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The Good, The Bad, and The Ugly: The Rise of Fast Fashion

We are a generation with a need for immediacy. Fast fashion fulfills this need and allows us to have the latest trends at the lowest prices. But is the fast fashion industry all it is made out to be? 

The Good:

From runway to retail stores, the fast fashion industry has a quick turnaround time. In less than two weeks, retailers have runway fashions on store shelves, and consumers can have that one top that a celebrity wore. The prices are much more affordable as well. Instead of paying $700 for the top, buyers pay $35 and chic looks become much more convenient to obtain. This puts the latest trends well within reach for a larger group of people. Furthermore, many companies do not carry a large quantity of any given product, allowing the consumer to feel unique in their purchase. 

The Bad:

While the fast fashion industry answers a need for immediacy within our generation, the quality of the products often reflects the lower prices and contributes to the rise of throwaway culture. After a short time, consumers tire of their recent purchases; they may go out of style, or rip and tear due to the lower quality, and pieces are thrown away or donated to different organizations. This leaves the consumer returning to the fast-fashion retailer. This continuous cycle only repeats as time goes on, and contributes to factory pollution – as well as costing the consumer money. 

The Ugly:

The ugly side of the fast fashion industry is one that few are aware of but has an impact on the environment and the quality of the labor market. The low prices and quick turn-around times are a result of a harsh labor market. Many companies’ immediate response to the latest fashion trends is a result of a laborer who has sewn, pressed, and stitched each garment by hand. These laborers are hired from overseas, are not paid enough to live from week to week. In some cases, they are even asked to work weekends with little to no pay.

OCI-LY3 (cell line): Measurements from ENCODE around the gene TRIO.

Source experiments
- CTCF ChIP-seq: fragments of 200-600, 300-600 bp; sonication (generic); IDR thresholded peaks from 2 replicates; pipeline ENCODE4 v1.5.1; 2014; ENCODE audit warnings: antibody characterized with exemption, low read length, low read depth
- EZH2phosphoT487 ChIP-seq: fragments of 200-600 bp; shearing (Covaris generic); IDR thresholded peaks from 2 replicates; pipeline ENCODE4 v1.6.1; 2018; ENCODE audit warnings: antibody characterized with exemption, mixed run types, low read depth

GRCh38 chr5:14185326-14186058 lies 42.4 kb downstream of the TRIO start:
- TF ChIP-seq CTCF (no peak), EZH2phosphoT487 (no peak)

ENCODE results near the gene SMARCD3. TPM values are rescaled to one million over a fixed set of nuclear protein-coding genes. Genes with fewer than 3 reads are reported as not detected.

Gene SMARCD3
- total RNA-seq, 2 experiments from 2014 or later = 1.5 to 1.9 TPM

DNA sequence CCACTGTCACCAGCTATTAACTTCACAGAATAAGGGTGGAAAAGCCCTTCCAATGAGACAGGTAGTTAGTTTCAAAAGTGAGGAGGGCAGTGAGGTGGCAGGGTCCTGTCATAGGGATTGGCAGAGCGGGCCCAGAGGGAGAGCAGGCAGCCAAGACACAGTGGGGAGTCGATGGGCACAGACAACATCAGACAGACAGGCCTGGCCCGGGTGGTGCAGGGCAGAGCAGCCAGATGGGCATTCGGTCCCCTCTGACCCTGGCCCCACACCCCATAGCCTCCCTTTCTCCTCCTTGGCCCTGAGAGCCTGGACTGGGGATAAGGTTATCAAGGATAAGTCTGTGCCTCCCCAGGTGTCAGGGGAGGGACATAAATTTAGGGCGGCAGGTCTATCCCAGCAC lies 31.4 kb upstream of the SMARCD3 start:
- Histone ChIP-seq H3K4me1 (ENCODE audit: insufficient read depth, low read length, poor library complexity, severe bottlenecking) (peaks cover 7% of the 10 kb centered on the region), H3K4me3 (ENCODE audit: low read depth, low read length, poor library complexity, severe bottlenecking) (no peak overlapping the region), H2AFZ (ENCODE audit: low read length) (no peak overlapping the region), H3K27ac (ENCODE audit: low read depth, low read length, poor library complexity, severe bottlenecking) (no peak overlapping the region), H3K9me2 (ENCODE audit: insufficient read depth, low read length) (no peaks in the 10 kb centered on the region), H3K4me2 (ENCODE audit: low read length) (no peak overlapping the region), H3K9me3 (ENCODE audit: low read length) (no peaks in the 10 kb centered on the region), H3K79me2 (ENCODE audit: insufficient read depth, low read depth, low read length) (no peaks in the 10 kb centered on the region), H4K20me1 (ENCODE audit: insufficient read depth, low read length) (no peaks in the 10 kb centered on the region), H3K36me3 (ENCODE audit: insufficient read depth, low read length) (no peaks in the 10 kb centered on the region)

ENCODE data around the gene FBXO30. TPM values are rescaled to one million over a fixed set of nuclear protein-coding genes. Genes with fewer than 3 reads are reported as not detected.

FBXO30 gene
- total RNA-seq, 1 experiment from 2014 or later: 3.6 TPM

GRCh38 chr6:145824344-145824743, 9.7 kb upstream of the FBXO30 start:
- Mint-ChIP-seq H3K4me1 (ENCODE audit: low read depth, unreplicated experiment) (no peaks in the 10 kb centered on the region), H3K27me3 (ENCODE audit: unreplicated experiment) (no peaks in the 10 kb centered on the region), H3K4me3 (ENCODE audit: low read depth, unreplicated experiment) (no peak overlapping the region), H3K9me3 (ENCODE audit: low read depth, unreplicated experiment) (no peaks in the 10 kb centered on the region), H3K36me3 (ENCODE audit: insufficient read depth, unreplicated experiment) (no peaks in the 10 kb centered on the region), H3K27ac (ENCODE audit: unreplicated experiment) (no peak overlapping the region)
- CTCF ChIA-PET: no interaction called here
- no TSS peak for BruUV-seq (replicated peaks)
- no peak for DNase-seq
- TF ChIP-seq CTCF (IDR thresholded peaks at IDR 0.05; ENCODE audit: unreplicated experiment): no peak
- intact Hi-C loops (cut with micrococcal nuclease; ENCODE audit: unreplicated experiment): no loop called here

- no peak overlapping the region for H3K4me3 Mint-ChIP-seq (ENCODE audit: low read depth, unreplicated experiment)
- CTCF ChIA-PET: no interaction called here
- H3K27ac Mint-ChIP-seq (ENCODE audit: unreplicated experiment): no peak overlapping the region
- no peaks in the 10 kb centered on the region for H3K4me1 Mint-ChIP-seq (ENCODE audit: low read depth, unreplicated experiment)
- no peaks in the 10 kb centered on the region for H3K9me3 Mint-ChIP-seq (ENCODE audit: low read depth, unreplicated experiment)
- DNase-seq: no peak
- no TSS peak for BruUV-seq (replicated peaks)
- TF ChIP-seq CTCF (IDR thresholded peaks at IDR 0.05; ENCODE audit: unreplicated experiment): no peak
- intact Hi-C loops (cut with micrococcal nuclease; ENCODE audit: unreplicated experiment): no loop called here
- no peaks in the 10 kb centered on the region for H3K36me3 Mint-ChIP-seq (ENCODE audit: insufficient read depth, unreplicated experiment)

What can we do?

Some tips to remain ethically and environmentally conscious? Arrange a clothing swap with friends or people from your building when you tire of old clothes. You don’t have to boycott the fashion industry to stay mindful of the ethical issues involved, either. Research which brands have policies regarding their labor conditions and which ones don’t. You’ll be surprised at how many retailers have implemented policies regarding fair and ethical treatment.


Hi! My name is Elizabeth Griffin and I am a first year student at Rhodes College. When I am not in school, I enjoy reading, writing, and taking walks with my dogs.
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